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Field of Bad Dreams

April 9, 2018
By Rick Epstein - Dad's Eye View , OVParent

"No one can convince me it's a soft ball," my daughter Marie complained one day last spring. She was 9. "It's not soft. It's just bigger and it makes a bigger bruise. They ought to call it 'big ball.'" Marie did not love the ball, and she did not love the sport.

After two happy-go-lucky seasons in T-ball, Marie had graduated into competitive softball and was assigned to the Pink Sox. Having loved baseball as a kid, I was glad to see her playing ball, too.

Although the league was for ages 9-14, circumstances had conspired against the Sox to make them a team of mostly 10-year-olds. Marie was the youngest and smallest.

Except for occasionally asking Marie if she wanted to play catch or take some batting practice, which she always declined, I didn't pay much attention to her athletic career until June, when the Sox's win-loss record was 0-7, and Marie wanted to drop out.

"Just finish the season," I told her. "You're part of a team, and it wouldn't be fair to the coach and the other girls if you quit. There are just two weeks left."

"Just a thousand practices and a million games," she said hopelessly. "And we'll never win. And we'll never get ice cream at Jimmy's." Jimmy's Drive-In is where winning teams celebrate, and Marie had seen seven happy teams headed there. That was the cherry on the top of her demoralization.

In the car, going to her 10th and final game one Saturday morning, she asked if I'd stay to watch. I hadn't been planning to, but I felt I owed it to her. She HAD asked to play softball, but she had NOT asked to be born, and that's really what began the chain of events that would eventually cause her to wear the pastel socks of despair.

The still-winless Pink Sox were playing the Fillies, half of whom had turned the corner into womanhood. With our only eighth-grader away at camp, our team consisted entirely of children. No fair. What would these women do to our shrimpettes?

The much-defeated girls sat quietly on the bleachers for Coach Jackson's short pre-game speech. "I've brought money for ice cream," he said, smiling and patting the pocket of his blue jeans. "Do your best."

To my surprise, the Sox-Fillies game was a genuine contest right from the start. Each team made a few runs each inning, and the score stayed close.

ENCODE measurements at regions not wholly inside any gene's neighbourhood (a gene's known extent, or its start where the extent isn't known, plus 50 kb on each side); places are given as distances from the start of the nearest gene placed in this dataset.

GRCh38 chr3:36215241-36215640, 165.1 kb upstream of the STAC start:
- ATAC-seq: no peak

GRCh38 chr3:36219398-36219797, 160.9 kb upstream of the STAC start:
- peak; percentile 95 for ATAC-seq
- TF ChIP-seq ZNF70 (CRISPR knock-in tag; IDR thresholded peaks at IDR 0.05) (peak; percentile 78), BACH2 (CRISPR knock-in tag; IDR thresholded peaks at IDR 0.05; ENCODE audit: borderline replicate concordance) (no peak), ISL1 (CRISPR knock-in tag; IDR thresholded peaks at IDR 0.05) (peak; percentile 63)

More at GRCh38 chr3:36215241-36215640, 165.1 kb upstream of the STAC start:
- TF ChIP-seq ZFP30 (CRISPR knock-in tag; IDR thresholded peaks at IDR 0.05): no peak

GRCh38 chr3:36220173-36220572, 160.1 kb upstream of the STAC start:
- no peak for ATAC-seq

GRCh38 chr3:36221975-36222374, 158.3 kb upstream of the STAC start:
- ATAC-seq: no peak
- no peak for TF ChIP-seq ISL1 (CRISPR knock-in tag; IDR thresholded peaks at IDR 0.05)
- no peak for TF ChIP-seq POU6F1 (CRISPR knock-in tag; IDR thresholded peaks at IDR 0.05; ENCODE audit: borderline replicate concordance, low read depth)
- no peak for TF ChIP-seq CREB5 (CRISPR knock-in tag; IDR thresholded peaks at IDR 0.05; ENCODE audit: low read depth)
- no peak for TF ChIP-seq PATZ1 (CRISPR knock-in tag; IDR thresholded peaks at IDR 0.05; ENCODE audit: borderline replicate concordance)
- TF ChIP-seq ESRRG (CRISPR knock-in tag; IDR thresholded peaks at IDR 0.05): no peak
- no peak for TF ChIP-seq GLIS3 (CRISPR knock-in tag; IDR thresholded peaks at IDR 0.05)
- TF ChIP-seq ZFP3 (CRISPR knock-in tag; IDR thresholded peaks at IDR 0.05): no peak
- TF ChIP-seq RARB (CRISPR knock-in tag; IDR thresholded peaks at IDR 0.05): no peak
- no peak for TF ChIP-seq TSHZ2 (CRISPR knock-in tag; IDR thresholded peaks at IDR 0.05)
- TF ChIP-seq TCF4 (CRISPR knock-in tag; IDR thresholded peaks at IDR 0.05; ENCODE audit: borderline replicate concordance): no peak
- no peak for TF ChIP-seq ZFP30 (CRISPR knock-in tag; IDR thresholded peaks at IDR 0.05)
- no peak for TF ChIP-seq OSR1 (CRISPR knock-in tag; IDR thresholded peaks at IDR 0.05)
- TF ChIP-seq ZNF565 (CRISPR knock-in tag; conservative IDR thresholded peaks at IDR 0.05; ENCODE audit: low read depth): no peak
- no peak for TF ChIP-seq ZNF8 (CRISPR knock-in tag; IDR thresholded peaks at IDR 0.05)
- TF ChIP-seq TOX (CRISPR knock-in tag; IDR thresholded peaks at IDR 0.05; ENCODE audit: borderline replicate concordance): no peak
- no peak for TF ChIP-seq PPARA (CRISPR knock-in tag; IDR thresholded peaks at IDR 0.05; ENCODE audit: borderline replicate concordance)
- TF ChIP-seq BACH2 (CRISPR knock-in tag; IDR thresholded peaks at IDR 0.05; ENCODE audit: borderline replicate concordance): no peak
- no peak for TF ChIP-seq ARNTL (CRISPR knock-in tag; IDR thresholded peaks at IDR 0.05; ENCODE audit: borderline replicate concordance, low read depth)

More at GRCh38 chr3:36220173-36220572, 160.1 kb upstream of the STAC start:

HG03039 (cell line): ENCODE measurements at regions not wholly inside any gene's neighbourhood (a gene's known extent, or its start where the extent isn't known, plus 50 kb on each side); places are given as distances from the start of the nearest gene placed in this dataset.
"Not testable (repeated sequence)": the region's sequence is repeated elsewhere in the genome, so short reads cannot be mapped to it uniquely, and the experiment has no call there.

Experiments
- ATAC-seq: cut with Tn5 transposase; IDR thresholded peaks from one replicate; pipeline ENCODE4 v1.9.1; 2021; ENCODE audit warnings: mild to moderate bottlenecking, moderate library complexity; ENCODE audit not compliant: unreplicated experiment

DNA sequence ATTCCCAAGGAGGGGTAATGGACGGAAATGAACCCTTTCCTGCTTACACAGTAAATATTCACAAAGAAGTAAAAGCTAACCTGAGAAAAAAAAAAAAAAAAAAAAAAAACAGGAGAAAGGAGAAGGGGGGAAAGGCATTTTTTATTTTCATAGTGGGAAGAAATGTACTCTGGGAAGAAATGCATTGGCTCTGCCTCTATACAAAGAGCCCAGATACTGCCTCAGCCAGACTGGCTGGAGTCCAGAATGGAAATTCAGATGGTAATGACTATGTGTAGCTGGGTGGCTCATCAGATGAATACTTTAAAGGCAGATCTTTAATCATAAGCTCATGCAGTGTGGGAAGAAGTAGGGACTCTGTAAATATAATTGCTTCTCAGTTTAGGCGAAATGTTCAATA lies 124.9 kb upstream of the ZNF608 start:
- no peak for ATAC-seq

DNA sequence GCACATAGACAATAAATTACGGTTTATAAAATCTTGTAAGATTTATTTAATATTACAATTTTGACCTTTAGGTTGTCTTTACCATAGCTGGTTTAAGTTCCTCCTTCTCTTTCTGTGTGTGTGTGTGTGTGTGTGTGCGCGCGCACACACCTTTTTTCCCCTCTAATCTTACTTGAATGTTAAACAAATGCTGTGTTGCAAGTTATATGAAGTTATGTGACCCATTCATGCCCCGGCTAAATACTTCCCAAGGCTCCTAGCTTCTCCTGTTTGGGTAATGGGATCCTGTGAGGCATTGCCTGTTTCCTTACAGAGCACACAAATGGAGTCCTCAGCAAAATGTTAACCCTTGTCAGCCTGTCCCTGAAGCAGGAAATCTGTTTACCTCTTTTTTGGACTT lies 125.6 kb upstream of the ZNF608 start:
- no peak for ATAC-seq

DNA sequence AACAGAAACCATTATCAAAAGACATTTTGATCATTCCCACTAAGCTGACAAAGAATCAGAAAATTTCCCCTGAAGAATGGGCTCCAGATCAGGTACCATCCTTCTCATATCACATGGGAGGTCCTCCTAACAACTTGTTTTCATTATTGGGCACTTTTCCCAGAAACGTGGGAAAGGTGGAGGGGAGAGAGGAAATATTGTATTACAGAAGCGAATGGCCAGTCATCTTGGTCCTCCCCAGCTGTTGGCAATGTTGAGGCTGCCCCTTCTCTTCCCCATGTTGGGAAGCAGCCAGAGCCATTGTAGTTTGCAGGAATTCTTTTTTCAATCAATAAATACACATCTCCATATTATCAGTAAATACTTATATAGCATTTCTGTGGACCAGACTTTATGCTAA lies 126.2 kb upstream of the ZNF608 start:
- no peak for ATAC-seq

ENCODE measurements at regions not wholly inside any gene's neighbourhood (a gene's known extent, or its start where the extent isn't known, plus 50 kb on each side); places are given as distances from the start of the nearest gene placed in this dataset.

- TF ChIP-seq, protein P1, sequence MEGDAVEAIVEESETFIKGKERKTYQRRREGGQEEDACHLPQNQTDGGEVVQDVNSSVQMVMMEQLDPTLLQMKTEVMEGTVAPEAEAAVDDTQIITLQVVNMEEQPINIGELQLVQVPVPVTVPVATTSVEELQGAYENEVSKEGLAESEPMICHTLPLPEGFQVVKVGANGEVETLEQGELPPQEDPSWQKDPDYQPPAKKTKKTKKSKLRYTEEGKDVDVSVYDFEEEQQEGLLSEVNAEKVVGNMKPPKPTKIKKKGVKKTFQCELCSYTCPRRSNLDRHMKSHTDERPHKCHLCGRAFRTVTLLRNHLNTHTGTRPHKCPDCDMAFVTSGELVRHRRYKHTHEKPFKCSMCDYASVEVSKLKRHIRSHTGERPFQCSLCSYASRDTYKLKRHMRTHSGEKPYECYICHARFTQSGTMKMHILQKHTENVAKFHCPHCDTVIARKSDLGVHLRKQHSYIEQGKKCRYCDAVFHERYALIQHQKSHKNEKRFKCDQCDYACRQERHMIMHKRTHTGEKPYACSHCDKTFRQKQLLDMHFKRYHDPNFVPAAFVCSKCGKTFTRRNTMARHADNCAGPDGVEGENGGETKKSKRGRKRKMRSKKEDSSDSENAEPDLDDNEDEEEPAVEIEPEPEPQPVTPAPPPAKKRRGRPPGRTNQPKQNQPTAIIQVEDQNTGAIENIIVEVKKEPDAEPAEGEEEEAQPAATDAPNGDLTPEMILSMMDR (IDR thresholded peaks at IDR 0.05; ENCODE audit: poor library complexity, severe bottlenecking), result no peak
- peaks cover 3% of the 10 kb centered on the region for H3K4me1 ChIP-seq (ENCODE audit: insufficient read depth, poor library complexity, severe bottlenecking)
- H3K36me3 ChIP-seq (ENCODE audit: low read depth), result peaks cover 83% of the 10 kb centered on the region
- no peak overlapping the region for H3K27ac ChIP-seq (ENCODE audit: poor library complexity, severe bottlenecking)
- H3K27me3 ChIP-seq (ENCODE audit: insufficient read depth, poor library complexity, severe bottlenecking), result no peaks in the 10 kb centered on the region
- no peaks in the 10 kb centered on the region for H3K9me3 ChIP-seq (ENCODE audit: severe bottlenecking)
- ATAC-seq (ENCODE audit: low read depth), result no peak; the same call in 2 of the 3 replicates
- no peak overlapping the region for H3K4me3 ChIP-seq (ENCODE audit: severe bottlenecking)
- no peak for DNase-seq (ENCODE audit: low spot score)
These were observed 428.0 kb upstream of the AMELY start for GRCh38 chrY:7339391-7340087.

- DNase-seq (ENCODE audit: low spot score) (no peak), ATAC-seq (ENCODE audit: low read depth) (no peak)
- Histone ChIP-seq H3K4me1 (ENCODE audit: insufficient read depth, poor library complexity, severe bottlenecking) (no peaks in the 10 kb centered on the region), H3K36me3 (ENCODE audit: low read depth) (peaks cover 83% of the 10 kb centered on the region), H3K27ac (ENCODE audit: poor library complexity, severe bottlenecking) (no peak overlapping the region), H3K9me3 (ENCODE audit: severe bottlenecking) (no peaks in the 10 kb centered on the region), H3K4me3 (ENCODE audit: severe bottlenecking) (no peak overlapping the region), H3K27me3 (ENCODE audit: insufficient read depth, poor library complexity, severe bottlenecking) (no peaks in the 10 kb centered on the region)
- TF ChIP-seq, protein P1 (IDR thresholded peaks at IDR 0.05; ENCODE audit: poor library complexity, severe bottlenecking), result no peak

Marie took her "ups" in her usual way. Her batting posture was too inert to be called a stance. Her bat lay on her shoulder like a fat man in a hammock. Mr. Jackson would shout advice such as: "Stick your elbows out!" "Bend your knees!" But she wasn't responding. In the fifth inning, the coach said gently, "Marie, I want to see you swing at least once this time, and I don't care at what." And she finally did swing. A clean miss. Experiment over.

In the field, the coach told her, "Stand near that yellow flower." It was a dandelion. And there she stood, reminding me of Ferdinand, the storybook bull who sat in the bull-ring sniffing flowers - a dreamer, not a fighter.

With the score tied at 20-all, the game went into extra innings. But the Sox's pitcher, Jamie, was coming apart. Tired and pressured, she was near tears. "You can do it, Jamie!" someone yelled.

"We can WIN this game!" the Sox's second basechild hollered unconvincingly.

One of the Sox moms yelled the only exhortation that rang true - "C'mon girls! Close your eyes and make a wish!"

After two scoreless innings of really exciting, unpredictable and error-riddled softball, poor Jamie walked-in the Fillies' winning run, and the Pink Sox had lost their 10th straight. Coach Jackson gathered his disappointed team and said: "You girls played hard today, and as far as I'm concerned, you're winners. Let's go to Jimmy's."

Over ice-cream cones, the coach said, "Next year we'll have a lot more experienced players, then we'll win some games. You'll be coming back, won't you, Marie?" he asked.

Despite her tiny, polite nod, I think we all knew that next spring the dandelion would be back in right field, but Marie would not.



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